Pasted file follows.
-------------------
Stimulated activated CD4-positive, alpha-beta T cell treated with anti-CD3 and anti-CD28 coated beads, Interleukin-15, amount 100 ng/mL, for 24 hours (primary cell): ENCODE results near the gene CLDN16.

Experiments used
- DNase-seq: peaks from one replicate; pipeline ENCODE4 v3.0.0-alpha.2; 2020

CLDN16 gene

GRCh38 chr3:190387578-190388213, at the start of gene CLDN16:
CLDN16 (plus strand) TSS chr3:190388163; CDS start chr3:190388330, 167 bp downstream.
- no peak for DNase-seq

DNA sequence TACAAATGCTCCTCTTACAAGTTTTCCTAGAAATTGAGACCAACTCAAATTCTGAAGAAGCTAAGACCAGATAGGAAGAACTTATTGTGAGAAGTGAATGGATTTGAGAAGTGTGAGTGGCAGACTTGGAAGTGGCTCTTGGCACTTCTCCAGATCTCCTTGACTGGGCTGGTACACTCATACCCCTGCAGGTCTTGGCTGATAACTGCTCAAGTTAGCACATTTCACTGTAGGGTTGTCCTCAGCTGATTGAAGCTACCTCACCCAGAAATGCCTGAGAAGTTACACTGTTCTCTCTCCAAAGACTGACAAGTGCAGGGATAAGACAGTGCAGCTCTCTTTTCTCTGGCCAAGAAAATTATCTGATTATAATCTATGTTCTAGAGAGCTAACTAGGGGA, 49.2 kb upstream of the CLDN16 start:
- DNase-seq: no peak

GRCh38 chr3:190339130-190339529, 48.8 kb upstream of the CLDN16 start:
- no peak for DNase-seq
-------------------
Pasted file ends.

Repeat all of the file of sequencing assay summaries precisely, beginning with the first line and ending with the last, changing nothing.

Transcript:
Stimulated activated CD4-positive, alpha-beta T cell treated with anti-CD3 and anti-CD28 coated beads, Interleukin-15, amount 100 ng/mL, for 24 hours (primary cell): ENCODE results near the gene CLDN16.

Experiments used
- DNase-seq: peaks from one replicate; pipeline ENCODE4 v3.0.0-alpha.2; 2020

CLDN16 gene

GRCh38 chr3:190387578-190388213, at the start of gene CLDN16:
CLDN16 (plus strand) TSS chr3:190388163; CDS start chr3:190388330, 167 bp downstream.
- no peak for DNase-seq

DNA sequence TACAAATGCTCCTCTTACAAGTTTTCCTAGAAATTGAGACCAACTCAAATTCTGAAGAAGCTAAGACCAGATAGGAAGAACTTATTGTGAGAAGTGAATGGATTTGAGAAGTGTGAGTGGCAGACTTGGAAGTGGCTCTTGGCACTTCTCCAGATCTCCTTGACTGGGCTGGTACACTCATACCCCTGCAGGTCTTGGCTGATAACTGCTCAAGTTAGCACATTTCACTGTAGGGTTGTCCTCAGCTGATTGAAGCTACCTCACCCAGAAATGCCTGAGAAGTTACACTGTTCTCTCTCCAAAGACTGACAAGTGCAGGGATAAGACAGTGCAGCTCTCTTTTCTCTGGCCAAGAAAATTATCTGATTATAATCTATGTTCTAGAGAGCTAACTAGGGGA, 49.2 kb upstream of the CLDN16 start:
- DNase-seq: no peak

GRCh38 chr3:190339130-190339529, 48.8 kb upstream of the CLDN16 start:
- no peak for DNase-seq